Web 3.0 Will Be About Reducing the Noise—And Twhirl Isn't Helping

Next Story

GPS-Enabled point-and-shoot from Altek

twhirl-mania-small.png

It’s my own damn fault. I should have never listened to Mike. This morning I installed Twhirl on my desktop in a failed attempt to keep up better with Twitter and Friendfeed. I was hoping it would help me manage the never-ending flow of information from those two services—which, I admit, I’ve been increasingly ignoring. Instead, it took over my desktop and I couldn’t make it stop (see image above).

Twhirl solves one problem (the need to constantly visit the Twitter and Friendfeed Websites), only to create another one (information overload that clutters your desktop). I’m sure there is some setting I could change to fix the issue, but this highlights a bigger problem with the Web today. There is too much to pay attention to and not enough ways to reduce the noise. Even Robert Scoble, the biggest Twitter whore on the planet who follows 21,000 people and receives one Tweet per second, can’t deal with it anymore.

And it is not just Twitter. Lifestream aggregators like Friendfeed are supposed to make things simpler by consolidating the activities of everyone you know across the Web into one single view. But every day a new lifestream aggregator pops up to the point that it’s gotten to be ridiculous. Now, desktop utilities like Twhirl and Alerty Thing are taking these services out of the browser so that they are always on your desktop.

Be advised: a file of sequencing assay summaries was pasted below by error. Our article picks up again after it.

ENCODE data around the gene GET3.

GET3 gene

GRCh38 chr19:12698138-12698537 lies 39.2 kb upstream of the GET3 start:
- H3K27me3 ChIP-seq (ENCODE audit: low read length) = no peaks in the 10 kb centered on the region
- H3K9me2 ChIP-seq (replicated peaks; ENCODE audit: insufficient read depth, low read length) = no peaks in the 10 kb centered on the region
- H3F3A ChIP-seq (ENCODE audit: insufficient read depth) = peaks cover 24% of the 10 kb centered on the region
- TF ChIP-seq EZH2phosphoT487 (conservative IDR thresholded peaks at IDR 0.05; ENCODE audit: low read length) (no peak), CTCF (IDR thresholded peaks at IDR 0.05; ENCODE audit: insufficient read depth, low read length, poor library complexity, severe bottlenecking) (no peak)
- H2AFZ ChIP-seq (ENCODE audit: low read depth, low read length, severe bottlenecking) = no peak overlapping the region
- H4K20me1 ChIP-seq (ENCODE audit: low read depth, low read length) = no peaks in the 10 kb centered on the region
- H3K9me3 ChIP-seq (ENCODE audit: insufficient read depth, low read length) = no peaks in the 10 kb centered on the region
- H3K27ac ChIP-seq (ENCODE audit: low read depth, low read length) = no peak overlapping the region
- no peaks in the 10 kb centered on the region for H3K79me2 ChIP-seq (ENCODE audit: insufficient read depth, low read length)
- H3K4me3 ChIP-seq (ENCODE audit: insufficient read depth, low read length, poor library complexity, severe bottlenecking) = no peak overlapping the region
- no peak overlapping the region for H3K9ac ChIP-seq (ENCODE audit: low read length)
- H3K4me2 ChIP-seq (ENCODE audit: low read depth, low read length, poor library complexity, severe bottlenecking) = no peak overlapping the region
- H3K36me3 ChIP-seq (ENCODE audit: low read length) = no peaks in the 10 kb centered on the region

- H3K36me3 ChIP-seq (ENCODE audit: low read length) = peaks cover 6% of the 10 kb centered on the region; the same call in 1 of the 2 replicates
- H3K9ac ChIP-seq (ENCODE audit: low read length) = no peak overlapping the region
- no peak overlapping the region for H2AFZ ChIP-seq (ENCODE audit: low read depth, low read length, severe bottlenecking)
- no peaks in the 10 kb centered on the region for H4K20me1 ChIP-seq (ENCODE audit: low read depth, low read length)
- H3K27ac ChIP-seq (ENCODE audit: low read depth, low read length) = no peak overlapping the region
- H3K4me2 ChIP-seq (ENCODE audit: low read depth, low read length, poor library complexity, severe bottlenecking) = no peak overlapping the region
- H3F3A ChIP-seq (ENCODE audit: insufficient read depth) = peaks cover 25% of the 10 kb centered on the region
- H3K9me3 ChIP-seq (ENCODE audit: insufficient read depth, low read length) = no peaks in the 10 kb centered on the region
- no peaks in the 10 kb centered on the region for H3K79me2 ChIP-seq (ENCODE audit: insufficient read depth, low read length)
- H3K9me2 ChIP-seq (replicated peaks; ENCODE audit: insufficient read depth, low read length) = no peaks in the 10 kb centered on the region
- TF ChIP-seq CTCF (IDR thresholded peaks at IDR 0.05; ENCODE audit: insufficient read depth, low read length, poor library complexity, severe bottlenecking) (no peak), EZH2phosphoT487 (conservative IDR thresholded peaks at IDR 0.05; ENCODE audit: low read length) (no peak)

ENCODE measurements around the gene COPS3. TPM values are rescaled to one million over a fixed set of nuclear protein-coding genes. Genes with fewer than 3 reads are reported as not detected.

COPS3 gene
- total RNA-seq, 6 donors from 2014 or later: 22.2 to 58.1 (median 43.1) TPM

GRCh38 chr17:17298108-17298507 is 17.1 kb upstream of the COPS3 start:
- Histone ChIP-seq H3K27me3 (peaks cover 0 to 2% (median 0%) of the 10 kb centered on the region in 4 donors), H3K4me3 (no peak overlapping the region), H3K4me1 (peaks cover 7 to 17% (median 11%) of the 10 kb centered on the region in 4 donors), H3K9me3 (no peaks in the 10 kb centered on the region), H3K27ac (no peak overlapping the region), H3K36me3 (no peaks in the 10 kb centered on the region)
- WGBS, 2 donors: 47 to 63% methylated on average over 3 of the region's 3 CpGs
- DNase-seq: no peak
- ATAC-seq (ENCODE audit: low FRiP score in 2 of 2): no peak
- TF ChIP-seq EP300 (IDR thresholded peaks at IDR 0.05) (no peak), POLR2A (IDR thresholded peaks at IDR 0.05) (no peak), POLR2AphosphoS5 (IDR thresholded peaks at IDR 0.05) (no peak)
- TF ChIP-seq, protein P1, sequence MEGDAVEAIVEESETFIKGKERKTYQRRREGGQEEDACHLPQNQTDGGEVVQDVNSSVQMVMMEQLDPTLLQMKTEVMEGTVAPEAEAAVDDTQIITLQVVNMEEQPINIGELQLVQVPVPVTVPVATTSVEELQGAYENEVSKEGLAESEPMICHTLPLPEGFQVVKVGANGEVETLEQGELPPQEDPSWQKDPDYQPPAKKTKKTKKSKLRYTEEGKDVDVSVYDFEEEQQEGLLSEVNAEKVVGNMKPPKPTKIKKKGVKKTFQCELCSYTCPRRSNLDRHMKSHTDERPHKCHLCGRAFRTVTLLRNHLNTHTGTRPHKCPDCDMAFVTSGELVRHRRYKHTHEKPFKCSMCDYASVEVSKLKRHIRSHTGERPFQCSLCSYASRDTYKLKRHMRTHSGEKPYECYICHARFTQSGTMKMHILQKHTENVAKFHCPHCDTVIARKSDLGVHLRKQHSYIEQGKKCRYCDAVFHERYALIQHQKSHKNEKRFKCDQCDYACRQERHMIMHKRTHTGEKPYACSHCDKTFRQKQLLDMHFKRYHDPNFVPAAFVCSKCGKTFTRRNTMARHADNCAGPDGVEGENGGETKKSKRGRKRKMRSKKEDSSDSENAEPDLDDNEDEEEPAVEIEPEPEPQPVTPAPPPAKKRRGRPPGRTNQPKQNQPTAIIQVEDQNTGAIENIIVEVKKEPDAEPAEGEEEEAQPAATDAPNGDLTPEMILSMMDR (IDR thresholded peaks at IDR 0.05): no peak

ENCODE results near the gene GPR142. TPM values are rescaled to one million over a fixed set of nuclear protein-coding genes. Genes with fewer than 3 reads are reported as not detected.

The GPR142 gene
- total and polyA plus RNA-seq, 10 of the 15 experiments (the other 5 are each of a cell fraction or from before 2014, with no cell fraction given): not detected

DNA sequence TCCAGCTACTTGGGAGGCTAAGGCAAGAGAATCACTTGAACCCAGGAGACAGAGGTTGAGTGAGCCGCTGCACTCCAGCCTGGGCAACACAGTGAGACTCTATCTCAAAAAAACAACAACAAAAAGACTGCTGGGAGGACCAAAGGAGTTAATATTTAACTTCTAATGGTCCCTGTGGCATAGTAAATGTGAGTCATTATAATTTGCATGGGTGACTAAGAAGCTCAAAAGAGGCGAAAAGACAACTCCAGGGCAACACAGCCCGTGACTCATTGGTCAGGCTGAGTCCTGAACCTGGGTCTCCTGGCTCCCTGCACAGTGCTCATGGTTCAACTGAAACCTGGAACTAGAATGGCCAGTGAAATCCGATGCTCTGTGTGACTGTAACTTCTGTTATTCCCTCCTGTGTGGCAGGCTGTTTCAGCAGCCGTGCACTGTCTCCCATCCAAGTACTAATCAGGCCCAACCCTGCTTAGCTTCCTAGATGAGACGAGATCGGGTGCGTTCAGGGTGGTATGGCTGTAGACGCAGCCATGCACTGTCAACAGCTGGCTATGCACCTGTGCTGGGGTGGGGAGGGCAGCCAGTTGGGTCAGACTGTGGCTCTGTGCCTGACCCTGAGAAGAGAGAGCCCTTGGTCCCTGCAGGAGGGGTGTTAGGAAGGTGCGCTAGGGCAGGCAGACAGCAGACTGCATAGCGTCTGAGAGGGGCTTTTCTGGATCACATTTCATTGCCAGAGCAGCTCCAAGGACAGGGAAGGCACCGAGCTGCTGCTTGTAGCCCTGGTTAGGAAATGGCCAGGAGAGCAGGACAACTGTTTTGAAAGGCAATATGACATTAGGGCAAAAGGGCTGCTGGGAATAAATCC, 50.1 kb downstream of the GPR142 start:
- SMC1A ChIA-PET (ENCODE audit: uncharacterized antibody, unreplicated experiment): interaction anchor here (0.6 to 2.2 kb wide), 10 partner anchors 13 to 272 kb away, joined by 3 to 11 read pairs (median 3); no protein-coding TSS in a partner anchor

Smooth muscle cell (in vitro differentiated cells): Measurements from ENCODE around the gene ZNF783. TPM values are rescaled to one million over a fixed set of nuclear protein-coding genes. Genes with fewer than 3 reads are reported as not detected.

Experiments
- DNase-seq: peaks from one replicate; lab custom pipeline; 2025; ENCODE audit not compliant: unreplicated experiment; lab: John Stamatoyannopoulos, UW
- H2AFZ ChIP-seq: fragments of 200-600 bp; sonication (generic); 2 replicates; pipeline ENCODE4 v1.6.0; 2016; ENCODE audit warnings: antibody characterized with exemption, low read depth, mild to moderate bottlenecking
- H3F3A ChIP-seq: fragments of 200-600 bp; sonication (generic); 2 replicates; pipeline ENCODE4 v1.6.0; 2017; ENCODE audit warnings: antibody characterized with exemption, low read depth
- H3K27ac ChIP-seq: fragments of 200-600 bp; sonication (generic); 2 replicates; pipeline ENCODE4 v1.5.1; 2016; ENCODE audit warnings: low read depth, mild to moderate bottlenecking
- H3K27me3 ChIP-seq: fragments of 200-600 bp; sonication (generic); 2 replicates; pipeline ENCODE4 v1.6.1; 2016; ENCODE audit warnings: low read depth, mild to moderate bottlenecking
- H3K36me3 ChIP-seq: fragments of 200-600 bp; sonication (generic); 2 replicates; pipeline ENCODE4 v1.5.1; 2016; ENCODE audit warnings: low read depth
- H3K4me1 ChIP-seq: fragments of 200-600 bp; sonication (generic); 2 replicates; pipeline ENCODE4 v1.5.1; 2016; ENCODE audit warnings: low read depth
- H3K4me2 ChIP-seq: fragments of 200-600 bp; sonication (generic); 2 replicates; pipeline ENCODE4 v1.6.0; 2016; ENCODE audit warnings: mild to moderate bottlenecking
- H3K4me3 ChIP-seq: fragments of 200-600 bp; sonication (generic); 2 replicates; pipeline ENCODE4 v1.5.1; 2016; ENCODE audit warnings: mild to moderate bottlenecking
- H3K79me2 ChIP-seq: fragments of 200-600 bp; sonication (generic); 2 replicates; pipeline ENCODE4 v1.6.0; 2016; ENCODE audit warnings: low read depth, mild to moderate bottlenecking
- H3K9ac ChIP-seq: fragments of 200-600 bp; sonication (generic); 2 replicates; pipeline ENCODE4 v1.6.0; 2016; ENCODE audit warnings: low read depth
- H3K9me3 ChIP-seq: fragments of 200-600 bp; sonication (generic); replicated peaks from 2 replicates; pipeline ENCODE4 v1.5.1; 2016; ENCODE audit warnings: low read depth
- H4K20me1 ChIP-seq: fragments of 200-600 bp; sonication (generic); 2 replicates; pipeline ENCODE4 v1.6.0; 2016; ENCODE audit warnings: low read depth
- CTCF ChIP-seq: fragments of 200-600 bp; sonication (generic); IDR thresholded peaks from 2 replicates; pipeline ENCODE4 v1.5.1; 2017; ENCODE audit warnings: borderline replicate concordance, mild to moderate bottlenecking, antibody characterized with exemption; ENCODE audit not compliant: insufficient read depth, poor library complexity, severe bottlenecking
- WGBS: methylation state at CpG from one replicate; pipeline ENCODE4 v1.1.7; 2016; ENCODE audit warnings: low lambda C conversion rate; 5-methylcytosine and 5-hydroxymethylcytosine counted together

But if you think it is hard enough to keep up with e-mails and instant messages, keeping up with the Web (even your little slice of it) is much worse. Putting Twhirl on your desktop and hearing the constant “ding” of new messages coming in will make you realize that this is IM on steroids. (You will quickly turn off the sound).

Bringing all of this Web messaging and activity together in one place doesn’t really help. It reminds me of a comment ThisNext CEO Gordon Gould made to me earlier this week when he predicted that Web 3.0 will be about reducing the noise. (Some say it will be about the semantic Web, but those two ideas are not mutually exclusive). I hope Gould is right, because what we really need are better filters.

I need less data, not more data. I need to know what is important, and I don’t have time to sift through thousands of Tweets and Friendfeed messages and blog posts and emails and IMs a day to find the five things that I really need to know. People like Mike and Robert can do that, but they are weird, and even they have their limits.

So where is the startup that is going to be my information filter? I am aware of a few companies working on this problem, but I have yet to see one that has solved it in a compelling way. Can someone please do this for me? Please? I need help. We all do.

blog comments powered by Disqus